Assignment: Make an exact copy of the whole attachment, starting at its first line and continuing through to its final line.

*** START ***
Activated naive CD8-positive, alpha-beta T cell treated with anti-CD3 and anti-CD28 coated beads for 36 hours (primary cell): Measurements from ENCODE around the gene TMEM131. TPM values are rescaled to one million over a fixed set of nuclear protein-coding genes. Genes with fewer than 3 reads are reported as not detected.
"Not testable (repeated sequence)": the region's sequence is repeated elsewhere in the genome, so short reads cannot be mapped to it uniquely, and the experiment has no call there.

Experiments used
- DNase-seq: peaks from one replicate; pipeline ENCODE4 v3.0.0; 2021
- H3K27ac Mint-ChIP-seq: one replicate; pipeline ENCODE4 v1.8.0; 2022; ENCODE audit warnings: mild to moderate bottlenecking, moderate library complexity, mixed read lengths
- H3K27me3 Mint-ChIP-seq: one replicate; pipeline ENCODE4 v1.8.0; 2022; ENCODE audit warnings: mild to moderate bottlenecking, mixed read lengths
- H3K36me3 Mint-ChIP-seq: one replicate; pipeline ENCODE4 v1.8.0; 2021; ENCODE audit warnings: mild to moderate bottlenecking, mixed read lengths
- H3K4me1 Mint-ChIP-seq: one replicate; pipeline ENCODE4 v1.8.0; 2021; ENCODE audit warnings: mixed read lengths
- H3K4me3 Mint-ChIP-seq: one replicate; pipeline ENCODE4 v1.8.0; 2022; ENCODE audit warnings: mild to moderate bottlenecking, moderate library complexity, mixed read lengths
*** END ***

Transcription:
Activated naive CD8-positive, alpha-beta T cell treated with anti-CD3 and anti-CD28 coated beads for 36 hours (primary cell): Measurements from ENCODE around the gene TMEM131. TPM values are rescaled to one million over a fixed set of nuclear protein-coding genes. Genes with fewer than 3 reads are reported as not detected.
"Not testable (repeated sequence)": the region's sequence is repeated elsewhere in the genome, so short reads cannot be mapped to it uniquely, and the experiment has no call there.

Experiments used
- DNase-seq: peaks from one replicate; pipeline ENCODE4 v3.0.0; 2021
- H3K27ac Mint-ChIP-seq: one replicate; pipeline ENCODE4 v1.8.0; 2022; ENCODE audit warnings: mild to moderate bottlenecking, moderate library complexity, mixed read lengths
- H3K27me3 Mint-ChIP-seq: one replicate; pipeline ENCODE4 v1.8.0; 2022; ENCODE audit warnings: mild to moderate bottlenecking, mixed read lengths
- H3K36me3 Mint-ChIP-seq: one replicate; pipeline ENCODE4 v1.8.0; 2021; ENCODE audit warnings: mild to moderate bottlenecking, mixed read lengths
- H3K4me1 Mint-ChIP-seq: one replicate; pipeline ENCODE4 v1.8.0; 2021; ENCODE audit warnings: mixed read lengths
- H3K4me3 Mint-ChIP-seq: one replicate; pipeline ENCODE4 v1.8.0; 2022; ENCODE audit warnings: mild to moderate bottlenecking, moderate library complexity, mixed read lengths